moved in militarily to protect him.

I think you should expect Iran and Russia to be elbowing each other for the glory that comes with that. The Iranians did the hardest most dangerous

work on the ground, they are now even in Southern Syria, something they Israelis are having to deal with, that too is a consequence of President

Trump saying that the Iranians can do whatever they want. And it destroys our policy towards Iran, which --

AMANPOUR: Well, I was going to ask you that.

SCHAKE: -- seems to be their top priority in the Middle East, was focusing everybody on Iran.

AMANPOUR: I have to tell you, I have been trying to figure that bit of it out because the whole rationale for getting out of the Iran nuclear deal

was to gather a coalition against Iran and precisely to affect Iran's behavior in places like Syria.

SCHAKE: Absolutely.

AMANPOUR: Iran's negative behavior in Syria. And now, the president is saying, "Well, they want it more than us, they can have it."

SCHAKE: Right. If you were an American regional ally, if you were in Iraq or even Saudi Arabia or the UAE, the United States has not only destroyed

our policy, we've destroyed their policy. And the president did it sequentially, you know, encouraging the Saudis and the UAE to -- in their

feud with (INAUDIBLE) and not taking account of what -- how Russia was going to play this, how Turkey was going to play this.

I think the problem with your analysis is you assume there's a guiding logic to it instead of just a bunch of sloppy erratic undisciplined choices

where they are not thinking their way through the consequences of it nearly as well as you were thinking your way through the consequences of it.

AMANPOUR: So, let's talk about the real -- well, one of the real issues and that was, you know, to end ISIS's dominance. Now, the president and

others say that it is all but defeated. But some people, a Pentagon report and others have said, "Actually, that's not the case." They are still

pretty strong in Iraq despite, you know, being turfed out of Mosul, they still exist in Syria, there are still tens of thousands of them around.

What is -- what are the facts about ISIS and about them potentially coming back to the West?

SCHAKE: So, the president is right that ISIS no longer holds major swaths of territory in the way that it had. But he wrongly believes that defeated

means never coming back. And we've seen this movie so many times before, we saw it in Iraq after the 2003 invasion, where if you don't stabilize

communities, if you don't ensure that governance is working and people have the ability to support themselves, that leaves fertile ground for the rise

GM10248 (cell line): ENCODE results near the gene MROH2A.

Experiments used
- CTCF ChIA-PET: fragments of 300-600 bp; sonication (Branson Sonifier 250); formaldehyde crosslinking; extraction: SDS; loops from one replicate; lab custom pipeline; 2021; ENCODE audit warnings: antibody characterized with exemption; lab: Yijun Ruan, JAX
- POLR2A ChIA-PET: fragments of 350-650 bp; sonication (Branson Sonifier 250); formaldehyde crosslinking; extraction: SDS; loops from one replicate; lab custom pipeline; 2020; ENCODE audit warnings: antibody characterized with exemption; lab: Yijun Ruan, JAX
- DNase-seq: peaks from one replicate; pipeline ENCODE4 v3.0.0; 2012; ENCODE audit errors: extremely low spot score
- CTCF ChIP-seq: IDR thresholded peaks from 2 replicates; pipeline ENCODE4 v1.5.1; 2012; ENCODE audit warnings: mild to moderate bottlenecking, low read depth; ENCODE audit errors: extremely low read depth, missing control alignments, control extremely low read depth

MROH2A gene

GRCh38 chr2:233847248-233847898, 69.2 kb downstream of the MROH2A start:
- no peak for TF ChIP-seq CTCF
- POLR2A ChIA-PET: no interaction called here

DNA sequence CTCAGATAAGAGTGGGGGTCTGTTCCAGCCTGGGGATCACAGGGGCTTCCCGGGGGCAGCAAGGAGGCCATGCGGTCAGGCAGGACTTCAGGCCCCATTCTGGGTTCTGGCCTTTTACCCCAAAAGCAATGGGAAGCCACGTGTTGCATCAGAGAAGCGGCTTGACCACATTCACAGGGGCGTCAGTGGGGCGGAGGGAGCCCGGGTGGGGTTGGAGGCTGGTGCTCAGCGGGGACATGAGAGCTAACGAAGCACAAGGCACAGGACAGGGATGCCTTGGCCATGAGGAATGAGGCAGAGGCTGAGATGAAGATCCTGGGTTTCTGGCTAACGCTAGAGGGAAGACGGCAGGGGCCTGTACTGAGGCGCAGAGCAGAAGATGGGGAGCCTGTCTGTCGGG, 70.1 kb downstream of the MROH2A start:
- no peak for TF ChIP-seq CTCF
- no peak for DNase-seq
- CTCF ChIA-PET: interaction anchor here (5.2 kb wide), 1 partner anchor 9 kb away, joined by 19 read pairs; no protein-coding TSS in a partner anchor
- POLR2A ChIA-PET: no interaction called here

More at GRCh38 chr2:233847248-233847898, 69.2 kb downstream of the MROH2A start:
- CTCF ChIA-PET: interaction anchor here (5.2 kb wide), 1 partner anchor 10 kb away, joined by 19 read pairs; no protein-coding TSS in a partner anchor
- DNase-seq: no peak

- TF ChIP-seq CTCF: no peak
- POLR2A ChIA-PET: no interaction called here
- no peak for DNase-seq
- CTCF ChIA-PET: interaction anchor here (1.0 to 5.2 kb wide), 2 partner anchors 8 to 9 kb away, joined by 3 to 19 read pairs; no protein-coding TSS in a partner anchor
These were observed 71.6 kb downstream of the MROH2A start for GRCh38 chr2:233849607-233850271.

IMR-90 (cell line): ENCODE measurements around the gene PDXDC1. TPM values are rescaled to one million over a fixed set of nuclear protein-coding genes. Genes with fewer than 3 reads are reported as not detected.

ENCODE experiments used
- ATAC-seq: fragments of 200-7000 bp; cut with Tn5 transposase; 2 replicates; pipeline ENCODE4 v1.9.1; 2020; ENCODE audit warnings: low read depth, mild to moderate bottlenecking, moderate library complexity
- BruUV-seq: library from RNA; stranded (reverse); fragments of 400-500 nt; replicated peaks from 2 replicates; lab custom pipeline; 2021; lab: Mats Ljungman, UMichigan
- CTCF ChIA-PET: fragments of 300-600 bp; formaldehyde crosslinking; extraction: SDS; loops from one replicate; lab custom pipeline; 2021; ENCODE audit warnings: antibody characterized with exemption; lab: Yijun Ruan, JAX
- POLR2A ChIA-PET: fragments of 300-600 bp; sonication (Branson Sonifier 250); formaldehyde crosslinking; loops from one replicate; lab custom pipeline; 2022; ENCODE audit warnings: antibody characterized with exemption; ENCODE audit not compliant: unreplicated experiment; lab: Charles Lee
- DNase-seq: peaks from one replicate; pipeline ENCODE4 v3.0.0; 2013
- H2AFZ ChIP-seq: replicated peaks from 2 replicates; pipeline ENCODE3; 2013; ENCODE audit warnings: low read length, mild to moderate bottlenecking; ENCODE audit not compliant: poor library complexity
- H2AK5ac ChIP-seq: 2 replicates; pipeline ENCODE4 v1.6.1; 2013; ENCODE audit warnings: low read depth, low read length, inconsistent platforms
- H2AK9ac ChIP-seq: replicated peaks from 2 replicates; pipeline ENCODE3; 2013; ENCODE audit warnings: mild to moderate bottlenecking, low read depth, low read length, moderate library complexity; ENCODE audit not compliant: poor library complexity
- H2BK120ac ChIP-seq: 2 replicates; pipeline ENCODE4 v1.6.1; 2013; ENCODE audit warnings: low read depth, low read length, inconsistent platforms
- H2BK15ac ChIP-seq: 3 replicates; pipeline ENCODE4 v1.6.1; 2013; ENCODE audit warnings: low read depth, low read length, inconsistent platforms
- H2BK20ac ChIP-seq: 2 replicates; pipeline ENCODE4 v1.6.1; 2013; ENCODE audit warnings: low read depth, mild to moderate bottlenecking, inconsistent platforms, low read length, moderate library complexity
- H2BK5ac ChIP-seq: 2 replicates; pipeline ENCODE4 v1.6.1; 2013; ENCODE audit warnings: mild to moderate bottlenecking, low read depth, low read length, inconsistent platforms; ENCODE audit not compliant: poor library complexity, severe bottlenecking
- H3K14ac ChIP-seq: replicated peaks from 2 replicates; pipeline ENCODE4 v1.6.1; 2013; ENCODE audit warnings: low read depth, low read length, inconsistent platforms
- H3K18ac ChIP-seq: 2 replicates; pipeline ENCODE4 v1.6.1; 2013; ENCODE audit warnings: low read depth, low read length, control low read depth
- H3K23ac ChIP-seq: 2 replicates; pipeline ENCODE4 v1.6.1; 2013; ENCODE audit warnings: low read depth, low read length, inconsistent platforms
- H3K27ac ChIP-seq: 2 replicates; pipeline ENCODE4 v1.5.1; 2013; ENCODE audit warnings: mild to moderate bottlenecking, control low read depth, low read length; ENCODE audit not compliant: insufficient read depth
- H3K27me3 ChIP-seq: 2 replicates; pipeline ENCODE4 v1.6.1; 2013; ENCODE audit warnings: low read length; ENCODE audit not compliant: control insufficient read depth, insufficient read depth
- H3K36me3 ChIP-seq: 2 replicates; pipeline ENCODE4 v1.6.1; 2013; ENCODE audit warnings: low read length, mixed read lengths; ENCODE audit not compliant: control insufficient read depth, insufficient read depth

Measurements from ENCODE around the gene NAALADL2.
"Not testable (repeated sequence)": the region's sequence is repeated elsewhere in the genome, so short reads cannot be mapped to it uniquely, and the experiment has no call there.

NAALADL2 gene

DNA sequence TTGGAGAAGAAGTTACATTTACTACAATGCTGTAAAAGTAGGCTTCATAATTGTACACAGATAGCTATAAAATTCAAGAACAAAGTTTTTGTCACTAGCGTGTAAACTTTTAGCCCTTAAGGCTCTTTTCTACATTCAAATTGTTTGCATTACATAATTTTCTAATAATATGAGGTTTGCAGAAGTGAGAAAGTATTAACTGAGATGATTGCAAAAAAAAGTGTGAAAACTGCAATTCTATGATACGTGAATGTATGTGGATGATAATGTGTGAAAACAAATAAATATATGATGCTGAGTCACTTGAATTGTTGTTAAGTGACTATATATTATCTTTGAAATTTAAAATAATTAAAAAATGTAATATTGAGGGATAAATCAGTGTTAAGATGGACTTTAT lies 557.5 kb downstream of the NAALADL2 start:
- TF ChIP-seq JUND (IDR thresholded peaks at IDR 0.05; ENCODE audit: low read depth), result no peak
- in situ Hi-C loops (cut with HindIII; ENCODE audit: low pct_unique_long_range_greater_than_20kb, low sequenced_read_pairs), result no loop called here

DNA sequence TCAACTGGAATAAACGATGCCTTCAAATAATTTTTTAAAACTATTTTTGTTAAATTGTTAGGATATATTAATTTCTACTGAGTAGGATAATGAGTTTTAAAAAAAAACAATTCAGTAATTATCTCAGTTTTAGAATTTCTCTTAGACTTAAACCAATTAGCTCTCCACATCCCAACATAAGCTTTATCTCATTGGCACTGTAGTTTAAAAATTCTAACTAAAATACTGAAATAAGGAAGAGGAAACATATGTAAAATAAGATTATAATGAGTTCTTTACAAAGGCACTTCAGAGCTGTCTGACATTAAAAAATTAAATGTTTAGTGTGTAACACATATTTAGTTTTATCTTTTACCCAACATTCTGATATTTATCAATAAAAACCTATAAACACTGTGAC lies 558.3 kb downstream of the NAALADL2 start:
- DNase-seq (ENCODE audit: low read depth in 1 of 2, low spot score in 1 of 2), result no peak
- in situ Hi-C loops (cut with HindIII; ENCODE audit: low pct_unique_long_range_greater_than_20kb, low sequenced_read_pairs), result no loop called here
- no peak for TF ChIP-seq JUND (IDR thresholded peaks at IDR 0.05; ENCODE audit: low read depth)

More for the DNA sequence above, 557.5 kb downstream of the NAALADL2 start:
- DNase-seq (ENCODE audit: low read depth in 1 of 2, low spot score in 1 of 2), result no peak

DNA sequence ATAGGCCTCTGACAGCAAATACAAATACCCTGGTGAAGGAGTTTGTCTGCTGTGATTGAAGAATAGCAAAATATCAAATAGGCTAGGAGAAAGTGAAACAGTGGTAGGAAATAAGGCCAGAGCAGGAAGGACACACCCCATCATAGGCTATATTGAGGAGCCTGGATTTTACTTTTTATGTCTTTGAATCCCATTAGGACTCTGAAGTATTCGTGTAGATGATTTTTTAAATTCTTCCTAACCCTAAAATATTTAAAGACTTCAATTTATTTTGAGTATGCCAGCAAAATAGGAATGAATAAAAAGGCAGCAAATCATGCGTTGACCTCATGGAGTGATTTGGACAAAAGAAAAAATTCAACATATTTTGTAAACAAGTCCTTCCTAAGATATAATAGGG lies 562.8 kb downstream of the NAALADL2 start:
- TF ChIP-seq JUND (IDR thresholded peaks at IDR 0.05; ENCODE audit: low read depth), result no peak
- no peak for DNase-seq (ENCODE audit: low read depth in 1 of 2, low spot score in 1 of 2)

of (INAUDIBLE) organizations. It did in Iraq, it did in Syria, it is in other places. Stable governance is the solution to this problem.

AMANPOUR: Fine. But what happens when all the United States and its allies is doing -- are doing is war and not really promoting stable

governance? And the president presumably has a point that we can't have these never-ending wars, it's just gone on for so long, 17 years and

counting in Afghanistan. In fact, he kind of blamed Secretary Mattis a little bit saying, "Well, he didn't -- you know, I gave him billions of

dollars when he asked me to stay in Afghanistan. I want to pull out. And look, we're still in a major problem here."

What should the United States be doing to actually get rid of the military and the insurgent threat but also pave the way for stable governance?

SCHAKE: If anyone has a better strategy than the patient nation building strategy in Afghanistan, I would love to hear it, I would love to adopt it.

But the strategy that we have taken is with governance at the center of it, to train the forces and grow the political leadership of countries so that

they can carry on these problems.

AMANPOUR: And do you believe that, you know, 14,000 U.S. troops are going to be pulled out, that there was some suggestion that the president had

alluded to that? Is the -- you know, the community of foreign policy experts, military experts expecting that to be the next shoe that drops?

SCHAKE: So, the challenge is, is Afghanistan making enough progress for us to continue to keep those troops there? And that is exactly the right

question. Should the United States still be fighting in Afghanistan?

[13:30:00] And I think the answer to the question is it depends on whether Afghanistan is making the progress in recruiting, training in governance

and Afghanistan is. It's slow. It's uneven.

It's unpleasant but Afghans are still signing up for their own security forces even though they are the targets of the Taliban and other Jihadist

forces. They deserve our help to try and get to a better place because the alternative is an American strategy where we swoop in, kill bad guys, then

leave the place for bad things to happen.

And that's how your intelligence sources dry up. That's how the goodwill that your forces are operating under dry up. That's how the belief that

the United States has a better solution to problems than people just accepting the bad forces in their midst. That's what we know about

fighting these problems.

AMANPOUR: So let's just get back to Secretary of State Mattis who, of course, was the commanding general. In his time, he was force commander

and a major military strategist on the ground. You've written that his resignation letter was perhaps one of his biggest contributions to